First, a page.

Your life was about receiving guidance.

My life was about living in a way that bustling 19th-century America had no time for. It was as well that someone remind it. I was a provincial – and New England was played out after the Civil War, you recognize; it poured out its life’s blood and subsided, its prime contribution to the national experiment finished. But even in my lifetime Massachusetts was moving rapidly from the forefront to the sideline. As was Virginia, come to think of it. The frontier absorbed the nation’s imagination, and the new states that formed, not on the frontier but behind it, pulled the center of gravity ever westward. What was more easterly than Massachusetts? And even after we cast off the district of Maine, we were still of the east – the far east, not only New England but half Old England – and some of us pulled it east a good deal farther, to the land of the Hindu.

By the way (or BTW as you begin to think as your email telegraphese takes deeper hold on you) you must not expect me to speak to you here as I would speak to my readers when in a body, able to cast and recast. If you want to write brilliantly, lastingly, do it while you are concentrated in one time, one place! In eternity you revise not your words but yourself.

And so — ?

You know everything you need know. You have the inner resources; they never fail. You have the outer resources, so long as you remain open to them, and you repay as you receive. What else need be said of guidance? Your life is a sacred experiment! How else can it be? Everyone’s life is a sacred experiment – but each experiment is different, and must be tended each by each, carefully, closely.

I am happily extending my range of communication but I need to assure that I not be overwhelmed by cross-currents from others, and that any who follow my example be at least cautioned against mishap.

You see how that statement was half “you” and half “other”? that is a form of education in itself.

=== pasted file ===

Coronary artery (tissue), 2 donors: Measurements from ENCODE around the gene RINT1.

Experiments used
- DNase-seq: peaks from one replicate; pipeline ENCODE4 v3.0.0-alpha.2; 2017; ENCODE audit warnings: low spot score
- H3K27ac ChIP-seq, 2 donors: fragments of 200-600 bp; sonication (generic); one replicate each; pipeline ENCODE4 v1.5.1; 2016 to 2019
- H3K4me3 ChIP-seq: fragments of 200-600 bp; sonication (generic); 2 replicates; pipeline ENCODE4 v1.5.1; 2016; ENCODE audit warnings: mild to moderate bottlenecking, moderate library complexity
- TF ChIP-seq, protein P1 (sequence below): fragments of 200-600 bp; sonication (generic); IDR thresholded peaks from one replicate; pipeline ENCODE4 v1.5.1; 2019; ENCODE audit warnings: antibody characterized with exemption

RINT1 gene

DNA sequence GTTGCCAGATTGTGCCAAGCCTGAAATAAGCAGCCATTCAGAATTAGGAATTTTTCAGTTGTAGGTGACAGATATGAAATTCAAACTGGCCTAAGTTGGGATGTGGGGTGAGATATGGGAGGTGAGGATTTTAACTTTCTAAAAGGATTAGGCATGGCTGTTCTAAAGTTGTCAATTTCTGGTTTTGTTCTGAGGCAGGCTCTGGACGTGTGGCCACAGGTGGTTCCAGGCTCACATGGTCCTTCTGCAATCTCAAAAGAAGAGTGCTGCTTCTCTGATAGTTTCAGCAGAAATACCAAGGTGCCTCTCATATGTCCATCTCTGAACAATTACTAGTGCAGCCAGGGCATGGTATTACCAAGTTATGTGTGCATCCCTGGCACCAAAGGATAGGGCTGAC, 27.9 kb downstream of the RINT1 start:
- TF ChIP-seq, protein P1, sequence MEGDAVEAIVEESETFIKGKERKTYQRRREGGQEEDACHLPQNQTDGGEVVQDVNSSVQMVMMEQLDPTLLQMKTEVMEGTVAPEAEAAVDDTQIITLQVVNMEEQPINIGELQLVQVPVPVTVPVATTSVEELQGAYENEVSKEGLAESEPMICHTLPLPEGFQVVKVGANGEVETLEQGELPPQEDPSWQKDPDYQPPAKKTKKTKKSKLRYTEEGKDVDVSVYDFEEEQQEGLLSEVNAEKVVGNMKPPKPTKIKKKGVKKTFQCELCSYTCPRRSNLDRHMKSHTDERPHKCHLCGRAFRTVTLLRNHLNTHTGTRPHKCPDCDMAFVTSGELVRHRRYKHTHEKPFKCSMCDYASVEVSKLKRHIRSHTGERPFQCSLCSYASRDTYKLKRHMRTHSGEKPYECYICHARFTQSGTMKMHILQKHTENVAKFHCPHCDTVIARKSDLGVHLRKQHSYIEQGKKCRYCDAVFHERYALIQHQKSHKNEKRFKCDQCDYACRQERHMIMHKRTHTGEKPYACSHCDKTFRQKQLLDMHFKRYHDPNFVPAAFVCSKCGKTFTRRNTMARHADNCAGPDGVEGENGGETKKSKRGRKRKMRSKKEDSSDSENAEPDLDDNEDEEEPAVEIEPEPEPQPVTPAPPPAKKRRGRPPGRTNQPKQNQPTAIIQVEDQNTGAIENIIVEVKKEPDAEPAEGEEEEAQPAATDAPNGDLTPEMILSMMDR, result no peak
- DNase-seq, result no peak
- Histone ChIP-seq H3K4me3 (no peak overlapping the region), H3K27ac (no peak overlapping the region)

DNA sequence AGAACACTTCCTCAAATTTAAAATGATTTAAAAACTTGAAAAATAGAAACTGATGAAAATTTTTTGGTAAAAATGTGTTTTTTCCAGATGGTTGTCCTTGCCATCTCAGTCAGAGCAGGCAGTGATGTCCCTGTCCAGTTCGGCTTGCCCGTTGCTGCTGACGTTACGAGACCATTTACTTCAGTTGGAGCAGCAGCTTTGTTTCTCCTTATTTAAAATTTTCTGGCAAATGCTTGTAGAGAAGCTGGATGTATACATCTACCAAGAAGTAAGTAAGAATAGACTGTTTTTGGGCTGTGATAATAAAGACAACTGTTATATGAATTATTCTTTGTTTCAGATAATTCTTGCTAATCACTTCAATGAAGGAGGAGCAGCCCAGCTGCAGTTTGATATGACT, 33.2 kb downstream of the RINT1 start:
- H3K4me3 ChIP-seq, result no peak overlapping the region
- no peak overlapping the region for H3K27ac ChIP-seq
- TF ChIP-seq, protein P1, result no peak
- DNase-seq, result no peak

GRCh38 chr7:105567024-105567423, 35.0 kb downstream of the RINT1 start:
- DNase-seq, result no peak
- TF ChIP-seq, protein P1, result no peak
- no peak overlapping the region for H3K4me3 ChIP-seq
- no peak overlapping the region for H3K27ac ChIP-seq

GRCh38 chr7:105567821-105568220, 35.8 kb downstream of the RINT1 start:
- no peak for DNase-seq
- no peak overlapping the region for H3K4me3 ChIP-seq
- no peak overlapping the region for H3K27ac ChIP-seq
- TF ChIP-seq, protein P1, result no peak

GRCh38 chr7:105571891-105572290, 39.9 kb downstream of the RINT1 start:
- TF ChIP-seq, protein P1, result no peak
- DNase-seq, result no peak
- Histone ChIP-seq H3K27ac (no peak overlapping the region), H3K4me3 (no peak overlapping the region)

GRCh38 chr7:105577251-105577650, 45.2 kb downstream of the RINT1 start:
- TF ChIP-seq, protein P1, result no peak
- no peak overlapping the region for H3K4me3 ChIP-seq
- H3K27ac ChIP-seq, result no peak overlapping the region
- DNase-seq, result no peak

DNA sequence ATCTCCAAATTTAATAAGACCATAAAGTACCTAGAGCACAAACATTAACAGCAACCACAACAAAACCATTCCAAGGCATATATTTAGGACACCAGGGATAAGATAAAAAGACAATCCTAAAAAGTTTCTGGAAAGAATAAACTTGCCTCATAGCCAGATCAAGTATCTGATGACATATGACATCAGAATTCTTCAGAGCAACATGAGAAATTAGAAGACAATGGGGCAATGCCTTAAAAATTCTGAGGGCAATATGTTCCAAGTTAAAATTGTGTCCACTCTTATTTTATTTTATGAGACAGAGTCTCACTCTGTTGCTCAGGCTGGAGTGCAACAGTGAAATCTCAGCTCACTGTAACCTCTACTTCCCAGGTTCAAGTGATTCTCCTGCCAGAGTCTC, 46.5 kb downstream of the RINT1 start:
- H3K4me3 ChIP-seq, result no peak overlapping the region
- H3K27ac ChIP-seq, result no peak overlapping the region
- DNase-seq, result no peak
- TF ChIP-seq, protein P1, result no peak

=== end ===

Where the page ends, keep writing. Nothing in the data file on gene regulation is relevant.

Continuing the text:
I do see that.

(9:45 p.m.) I am beginning to see my long relation to books and authors entirely differently. Who would have thought that I could interact with “my good Henry Thoreau,” as Emerson once called him, I think. Or that I could talk to so many possible friends I did not meet in this lifetime. It opens up our lives in a way I’d never suspected – it is perhaps our example of how we will live in ways and in a manner still unsuspected.

[8:30 p.m. Tuesday March 14, 2006]

Friend Henry, you wrote in Walden that after a while sometimes at two in the afternoon things got a little slow – that you were on the edge of being bored. That seems to be where I am now, in my freedom that is only a few months old, and perhaps temporary at that. Can you offer suggestions beyond “Get to work!”?

How many times recently in walking in the woods have you had my words running through your consciousness, if a man walks in the woods half the day for love of them he is in danger of being thought an idler—

It is true, what your friends are telling you, sometimes you need to stop. You don’t think you are doing much and so you wonder how much less you should be doing, but consider that much of your work goes on invisibly to you. It is not as though you ceased to think, to ponder, to daydream, to imagine – to put these activities in ascending order of abstraction – and so you needn’t chain yourself to your plow. The ox won’t thank you for it and you won’t be a better plowman for sleeping at the plow waiting for the ox to wake up!

“Lowly faithful, banish fear,” as Waldo said.